This morning at 4:45 my wife rose from bed to gather her gear and go swim. She is disciplined about her workouts. And frankly, she loves to swim. That goes back a ways, and she is good in the water. So it’s a joy of sorts for her to swing over to the natatorium before the sun is up and get in 2500 yards or so.
Swimming has not come so easily to me. But I have improved, greatly, from those first days flailing away in the XSport pool with the skinny lanes and warm water common to health club swimming pools. So I enjoy being in the water now, versus dreading every minute out of fear and frustration.
Yet I still haven’t gotten the love thing going for early morning swimming. Perhaps it is the latent association with my early struggles. Like so many people, I’m not a big fan of that first plunge into the pool. That goes way back to when I was a frighteningly skinny kid with zero body fat. Yet I recall I did get up and swim with the instructor and a few other nutty souls in the Polar Bear Club at Band Camp. So I’ve been a glutton for punishment at any age.
Still, I do feel guilty when Sue gets up and leaves for swim without me. I used to attend the Master’s Swim sessions with her weekly. But they cost money and I already pay for a full health club membership including pool rights at the park district facility with the indoor track, weights and fitness room and the yoga sessions we attend weekly. So I think I should swim there. And feel guilty that I don’t do it more often.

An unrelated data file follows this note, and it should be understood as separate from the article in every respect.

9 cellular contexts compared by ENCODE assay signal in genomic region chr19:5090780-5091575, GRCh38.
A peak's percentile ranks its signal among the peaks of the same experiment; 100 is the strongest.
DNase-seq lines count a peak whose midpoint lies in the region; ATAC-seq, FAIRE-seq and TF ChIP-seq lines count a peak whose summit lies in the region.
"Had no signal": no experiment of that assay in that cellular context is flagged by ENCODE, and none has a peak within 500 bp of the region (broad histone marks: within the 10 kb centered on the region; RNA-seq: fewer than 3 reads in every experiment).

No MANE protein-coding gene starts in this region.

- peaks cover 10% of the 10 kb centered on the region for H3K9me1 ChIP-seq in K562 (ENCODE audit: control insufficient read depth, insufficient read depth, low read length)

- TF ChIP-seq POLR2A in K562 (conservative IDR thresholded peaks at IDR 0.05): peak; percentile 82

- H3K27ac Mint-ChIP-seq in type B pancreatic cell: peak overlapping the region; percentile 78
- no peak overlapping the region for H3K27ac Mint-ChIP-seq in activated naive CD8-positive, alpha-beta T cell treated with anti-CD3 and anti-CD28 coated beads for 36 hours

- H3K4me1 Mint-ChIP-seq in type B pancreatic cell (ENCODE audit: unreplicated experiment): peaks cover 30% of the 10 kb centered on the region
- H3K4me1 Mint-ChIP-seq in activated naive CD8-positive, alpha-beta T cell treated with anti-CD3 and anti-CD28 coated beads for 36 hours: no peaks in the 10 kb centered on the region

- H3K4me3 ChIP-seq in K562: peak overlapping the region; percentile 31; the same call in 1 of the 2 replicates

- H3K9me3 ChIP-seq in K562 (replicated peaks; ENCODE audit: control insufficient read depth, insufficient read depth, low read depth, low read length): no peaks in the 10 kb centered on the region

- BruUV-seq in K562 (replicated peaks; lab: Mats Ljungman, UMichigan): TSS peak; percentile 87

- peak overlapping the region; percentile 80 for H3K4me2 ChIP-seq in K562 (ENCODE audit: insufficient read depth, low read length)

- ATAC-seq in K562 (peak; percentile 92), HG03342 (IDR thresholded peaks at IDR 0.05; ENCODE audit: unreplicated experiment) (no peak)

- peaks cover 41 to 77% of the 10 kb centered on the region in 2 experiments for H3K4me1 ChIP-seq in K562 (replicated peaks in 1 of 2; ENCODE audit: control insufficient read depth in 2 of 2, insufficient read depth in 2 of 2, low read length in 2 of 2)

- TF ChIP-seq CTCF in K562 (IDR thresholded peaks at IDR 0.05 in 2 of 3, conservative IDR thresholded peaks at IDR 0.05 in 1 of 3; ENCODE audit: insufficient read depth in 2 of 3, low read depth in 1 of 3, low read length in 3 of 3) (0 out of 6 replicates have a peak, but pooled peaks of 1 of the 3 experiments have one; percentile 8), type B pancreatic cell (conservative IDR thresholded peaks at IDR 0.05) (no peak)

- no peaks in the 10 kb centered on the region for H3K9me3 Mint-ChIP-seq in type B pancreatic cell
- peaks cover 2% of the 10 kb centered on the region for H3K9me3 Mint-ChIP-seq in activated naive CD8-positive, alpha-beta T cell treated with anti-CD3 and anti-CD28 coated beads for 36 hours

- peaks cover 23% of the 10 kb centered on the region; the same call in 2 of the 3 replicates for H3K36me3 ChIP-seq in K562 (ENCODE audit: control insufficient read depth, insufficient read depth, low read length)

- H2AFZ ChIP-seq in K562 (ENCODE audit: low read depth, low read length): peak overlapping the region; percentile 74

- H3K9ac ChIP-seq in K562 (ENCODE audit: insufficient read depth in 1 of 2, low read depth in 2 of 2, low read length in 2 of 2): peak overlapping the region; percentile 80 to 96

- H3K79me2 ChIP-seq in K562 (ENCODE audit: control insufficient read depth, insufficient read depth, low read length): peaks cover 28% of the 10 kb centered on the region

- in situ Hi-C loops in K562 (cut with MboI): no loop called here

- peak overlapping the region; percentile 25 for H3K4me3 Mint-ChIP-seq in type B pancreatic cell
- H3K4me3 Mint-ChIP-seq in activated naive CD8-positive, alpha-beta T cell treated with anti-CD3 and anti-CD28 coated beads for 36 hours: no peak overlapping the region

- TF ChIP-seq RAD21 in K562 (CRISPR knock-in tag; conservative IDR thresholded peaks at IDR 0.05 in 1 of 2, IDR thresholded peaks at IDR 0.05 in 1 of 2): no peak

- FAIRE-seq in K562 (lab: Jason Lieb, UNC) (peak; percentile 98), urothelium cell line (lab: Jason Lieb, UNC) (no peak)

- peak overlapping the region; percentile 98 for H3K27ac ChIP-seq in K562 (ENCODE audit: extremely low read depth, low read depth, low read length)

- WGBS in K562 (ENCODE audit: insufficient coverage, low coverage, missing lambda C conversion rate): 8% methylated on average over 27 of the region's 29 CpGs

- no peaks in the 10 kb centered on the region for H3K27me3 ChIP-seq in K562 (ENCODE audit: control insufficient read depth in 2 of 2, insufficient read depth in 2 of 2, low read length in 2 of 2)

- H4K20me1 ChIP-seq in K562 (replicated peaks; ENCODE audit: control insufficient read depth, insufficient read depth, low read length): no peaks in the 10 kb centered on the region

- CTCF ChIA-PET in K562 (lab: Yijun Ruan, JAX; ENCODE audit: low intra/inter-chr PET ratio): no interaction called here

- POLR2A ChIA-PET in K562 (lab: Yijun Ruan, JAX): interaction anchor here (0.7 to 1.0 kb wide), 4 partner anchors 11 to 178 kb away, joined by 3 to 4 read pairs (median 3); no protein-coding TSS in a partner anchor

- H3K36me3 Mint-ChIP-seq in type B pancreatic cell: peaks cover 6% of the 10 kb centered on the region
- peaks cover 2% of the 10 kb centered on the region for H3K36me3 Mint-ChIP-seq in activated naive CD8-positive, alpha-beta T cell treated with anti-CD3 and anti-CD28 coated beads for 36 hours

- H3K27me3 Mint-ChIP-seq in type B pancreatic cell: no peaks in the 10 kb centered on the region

Part of the latent guilt I feel right now has to do with the difficulty of going places in the winter months. It’s been a raw winter in some respects. And because it has been tough to run in some conditions, I barely stayed ahead of the fat tsunami this winter.
They say you can’t outrun or outride your appetite, and it’s true. My mouth gets the biggest workout every day unless I put a governor on it. So there’s guilt about what and how I eat as well.
Beyond the workout schedule, guilt lurks around every corner of life. This past weekend we got home at 9:00 from a nice dinner out at Cooper’s Hawk, a wine and dinner club a few towns away. We dined and drank some nice wines on the graces of a gift certificate given to us for our wedding last May. So there was no guilt about the cost of that dinner.
We were happy and actually pushed away the last two glasses of wine and had the server put them back in the bottle to carry home. It wasn’t in our interest to get overserved. Besides, I had to drive.
But when we got home, my daughter and her beau were hanging out in the kitchen and in the mood to talk. They’re living with us as they save up for things and it is wonderful. They asked if we’d like to play some funny board games that night, but we were tired from the day’s workouts and the full meal, so we headed to bed.
And I felt guilty about that. Guilty about other things too, like whether I’ve handled things well over the last few years on a number of fronts. Financial. Social. Family. Cultural. Work. Freelance. Art. Writing. Getting out in nature. Getting fat. Getting getting getting. Getting getting. Guilty.